Aim: To determine rates and risk factors for all-cause mortality in African-Americans with Type 1 diabetes from a 3-year observational follow-up study of 725 African-Americans with Type 1 diabetes conducted between 1 January 1999 and 31 December 2001.
Methods: Date of death was ascertained either from telephone contact with the patient's family or from relatives or on line review of the US Social Security death index.
Results: Since the initial examination, 131 (18.1%) patients, 60 (20%) men and 71 (17%) women, have died. At the time of death, the mean age of the men was 40.7 +/- 10.6 years and that of the women 39.4 +/- 10.5 years. The median duration of diabetes at the baseline examination was 8.04 years, interquartile range (IQR) 3.76-15.22 years for men and median 10.54, IQR 4.49-18.36 years for women. Three-year mortality rates were 7.1% for women and 10.6% for men. Age-adjusted mortality rates were not significantly different between men and women. Relative to the general US and the New Jersey African-American population, standardized mortality ratios of African-Americans with Type 1 diabetes were 12 and six times greater for women and men, respectively. Older age, low socio-economic status, low body mass index, high diastolic blood pressure, macroangiopathy, proteinuria, severe diabetic retinopathy and heavy alcohol consumption were independent risk factors for all-cause mortality. In patients with microproteinuria at initial examination, the mortality rate for men was twice that of women.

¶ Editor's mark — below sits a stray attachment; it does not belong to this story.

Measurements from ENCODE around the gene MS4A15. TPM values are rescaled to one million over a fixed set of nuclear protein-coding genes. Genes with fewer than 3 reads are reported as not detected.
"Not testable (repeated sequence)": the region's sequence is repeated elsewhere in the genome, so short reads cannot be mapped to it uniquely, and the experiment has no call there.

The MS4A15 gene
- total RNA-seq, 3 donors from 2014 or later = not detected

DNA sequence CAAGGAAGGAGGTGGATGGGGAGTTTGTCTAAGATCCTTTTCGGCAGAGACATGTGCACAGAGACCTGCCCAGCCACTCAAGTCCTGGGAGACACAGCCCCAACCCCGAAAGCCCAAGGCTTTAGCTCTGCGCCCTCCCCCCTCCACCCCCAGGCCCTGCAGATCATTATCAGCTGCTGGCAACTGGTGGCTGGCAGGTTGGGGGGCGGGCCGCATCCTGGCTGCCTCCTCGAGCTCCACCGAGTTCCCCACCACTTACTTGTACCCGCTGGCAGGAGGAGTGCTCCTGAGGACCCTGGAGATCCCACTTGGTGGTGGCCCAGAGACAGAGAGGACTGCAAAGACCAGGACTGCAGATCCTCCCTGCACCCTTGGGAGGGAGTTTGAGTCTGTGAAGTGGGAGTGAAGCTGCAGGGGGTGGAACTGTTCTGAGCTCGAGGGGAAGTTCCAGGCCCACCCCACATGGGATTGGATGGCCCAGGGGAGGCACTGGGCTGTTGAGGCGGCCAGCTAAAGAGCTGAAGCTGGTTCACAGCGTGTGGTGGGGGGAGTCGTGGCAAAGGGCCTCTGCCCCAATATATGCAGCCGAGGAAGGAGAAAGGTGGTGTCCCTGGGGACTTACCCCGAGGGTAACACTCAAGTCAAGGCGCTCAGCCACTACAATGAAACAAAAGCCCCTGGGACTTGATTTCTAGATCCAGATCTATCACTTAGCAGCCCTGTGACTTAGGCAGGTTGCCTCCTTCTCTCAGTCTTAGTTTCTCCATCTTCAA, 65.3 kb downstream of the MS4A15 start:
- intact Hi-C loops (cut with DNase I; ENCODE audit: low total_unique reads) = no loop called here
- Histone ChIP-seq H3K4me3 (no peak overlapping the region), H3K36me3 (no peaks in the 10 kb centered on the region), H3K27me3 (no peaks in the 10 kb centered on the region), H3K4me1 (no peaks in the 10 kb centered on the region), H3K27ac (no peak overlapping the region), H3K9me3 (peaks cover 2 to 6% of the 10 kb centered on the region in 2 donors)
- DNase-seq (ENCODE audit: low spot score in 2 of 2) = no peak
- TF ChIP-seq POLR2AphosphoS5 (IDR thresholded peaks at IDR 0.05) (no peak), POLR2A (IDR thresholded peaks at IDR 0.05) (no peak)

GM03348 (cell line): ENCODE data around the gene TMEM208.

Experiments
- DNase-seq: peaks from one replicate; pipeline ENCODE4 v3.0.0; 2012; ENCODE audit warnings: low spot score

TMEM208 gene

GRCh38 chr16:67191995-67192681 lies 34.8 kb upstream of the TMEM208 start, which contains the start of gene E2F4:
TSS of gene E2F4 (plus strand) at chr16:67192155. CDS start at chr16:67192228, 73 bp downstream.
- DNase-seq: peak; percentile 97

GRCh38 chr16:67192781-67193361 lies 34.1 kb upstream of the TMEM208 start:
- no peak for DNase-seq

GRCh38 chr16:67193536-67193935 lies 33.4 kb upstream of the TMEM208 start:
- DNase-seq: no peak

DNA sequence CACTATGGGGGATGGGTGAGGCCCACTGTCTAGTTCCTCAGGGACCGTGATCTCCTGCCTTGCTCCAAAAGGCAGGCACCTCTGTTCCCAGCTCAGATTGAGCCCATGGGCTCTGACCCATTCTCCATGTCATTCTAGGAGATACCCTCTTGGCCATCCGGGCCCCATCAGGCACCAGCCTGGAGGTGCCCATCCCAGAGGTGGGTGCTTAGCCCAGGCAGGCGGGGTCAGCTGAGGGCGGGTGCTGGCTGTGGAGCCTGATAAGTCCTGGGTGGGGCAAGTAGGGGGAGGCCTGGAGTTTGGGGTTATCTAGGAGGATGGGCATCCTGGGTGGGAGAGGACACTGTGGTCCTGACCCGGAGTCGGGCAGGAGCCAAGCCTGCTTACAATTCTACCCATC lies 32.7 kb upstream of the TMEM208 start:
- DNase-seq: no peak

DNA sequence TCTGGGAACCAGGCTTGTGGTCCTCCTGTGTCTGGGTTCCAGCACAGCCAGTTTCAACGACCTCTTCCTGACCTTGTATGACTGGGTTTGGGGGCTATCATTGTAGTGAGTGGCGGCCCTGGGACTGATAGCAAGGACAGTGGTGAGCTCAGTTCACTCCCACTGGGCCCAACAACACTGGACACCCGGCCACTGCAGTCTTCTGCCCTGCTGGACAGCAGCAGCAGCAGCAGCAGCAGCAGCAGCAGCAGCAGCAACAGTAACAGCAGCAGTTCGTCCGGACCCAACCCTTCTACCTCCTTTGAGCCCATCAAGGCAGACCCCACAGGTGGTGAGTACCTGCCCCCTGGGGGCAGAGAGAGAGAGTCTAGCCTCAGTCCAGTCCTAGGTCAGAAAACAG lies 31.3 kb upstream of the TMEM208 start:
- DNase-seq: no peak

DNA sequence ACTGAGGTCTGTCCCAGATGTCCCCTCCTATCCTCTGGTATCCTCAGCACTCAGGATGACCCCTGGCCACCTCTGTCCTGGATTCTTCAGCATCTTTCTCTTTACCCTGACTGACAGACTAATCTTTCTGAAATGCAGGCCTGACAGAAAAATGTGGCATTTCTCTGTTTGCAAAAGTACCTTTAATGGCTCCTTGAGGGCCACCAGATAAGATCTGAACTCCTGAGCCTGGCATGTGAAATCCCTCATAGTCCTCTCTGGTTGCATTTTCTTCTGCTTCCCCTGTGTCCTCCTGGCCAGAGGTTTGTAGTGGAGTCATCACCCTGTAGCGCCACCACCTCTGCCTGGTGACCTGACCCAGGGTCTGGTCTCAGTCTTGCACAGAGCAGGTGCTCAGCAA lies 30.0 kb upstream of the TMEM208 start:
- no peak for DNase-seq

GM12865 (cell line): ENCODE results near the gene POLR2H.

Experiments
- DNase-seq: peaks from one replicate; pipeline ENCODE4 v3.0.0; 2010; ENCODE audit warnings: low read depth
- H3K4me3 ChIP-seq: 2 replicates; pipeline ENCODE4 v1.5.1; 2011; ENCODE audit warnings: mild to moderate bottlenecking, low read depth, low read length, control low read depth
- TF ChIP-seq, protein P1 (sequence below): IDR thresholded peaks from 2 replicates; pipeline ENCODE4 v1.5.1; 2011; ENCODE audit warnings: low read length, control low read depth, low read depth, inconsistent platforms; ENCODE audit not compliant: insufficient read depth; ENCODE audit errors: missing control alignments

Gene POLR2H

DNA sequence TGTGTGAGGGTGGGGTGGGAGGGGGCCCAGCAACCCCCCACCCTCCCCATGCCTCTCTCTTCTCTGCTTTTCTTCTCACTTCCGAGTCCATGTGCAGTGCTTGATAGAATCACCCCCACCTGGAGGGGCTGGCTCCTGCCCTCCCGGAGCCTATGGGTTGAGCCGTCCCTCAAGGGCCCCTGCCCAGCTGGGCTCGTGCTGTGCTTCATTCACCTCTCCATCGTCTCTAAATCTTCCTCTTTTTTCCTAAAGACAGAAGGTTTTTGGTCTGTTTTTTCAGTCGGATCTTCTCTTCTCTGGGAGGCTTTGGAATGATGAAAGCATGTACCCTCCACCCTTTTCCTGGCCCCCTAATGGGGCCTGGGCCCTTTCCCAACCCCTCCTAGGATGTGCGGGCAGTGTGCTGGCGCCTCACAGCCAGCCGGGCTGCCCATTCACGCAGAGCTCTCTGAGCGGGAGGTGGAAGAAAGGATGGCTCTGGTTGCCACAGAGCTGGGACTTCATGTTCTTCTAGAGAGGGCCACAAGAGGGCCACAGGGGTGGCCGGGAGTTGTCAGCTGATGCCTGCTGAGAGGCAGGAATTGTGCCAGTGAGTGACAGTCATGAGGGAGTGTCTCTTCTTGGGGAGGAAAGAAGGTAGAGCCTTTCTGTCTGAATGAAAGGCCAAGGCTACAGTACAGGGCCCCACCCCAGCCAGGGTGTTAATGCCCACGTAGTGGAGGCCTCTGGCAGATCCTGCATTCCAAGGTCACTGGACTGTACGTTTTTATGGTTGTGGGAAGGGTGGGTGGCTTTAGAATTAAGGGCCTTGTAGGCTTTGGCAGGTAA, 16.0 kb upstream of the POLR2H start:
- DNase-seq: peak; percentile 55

Conclusion: Microproteinuria and other potentially modifiable factors, including hypertension, macroangiopathy and heavy alcohol consumption, are independent risk factors for mortality in this ethnic group.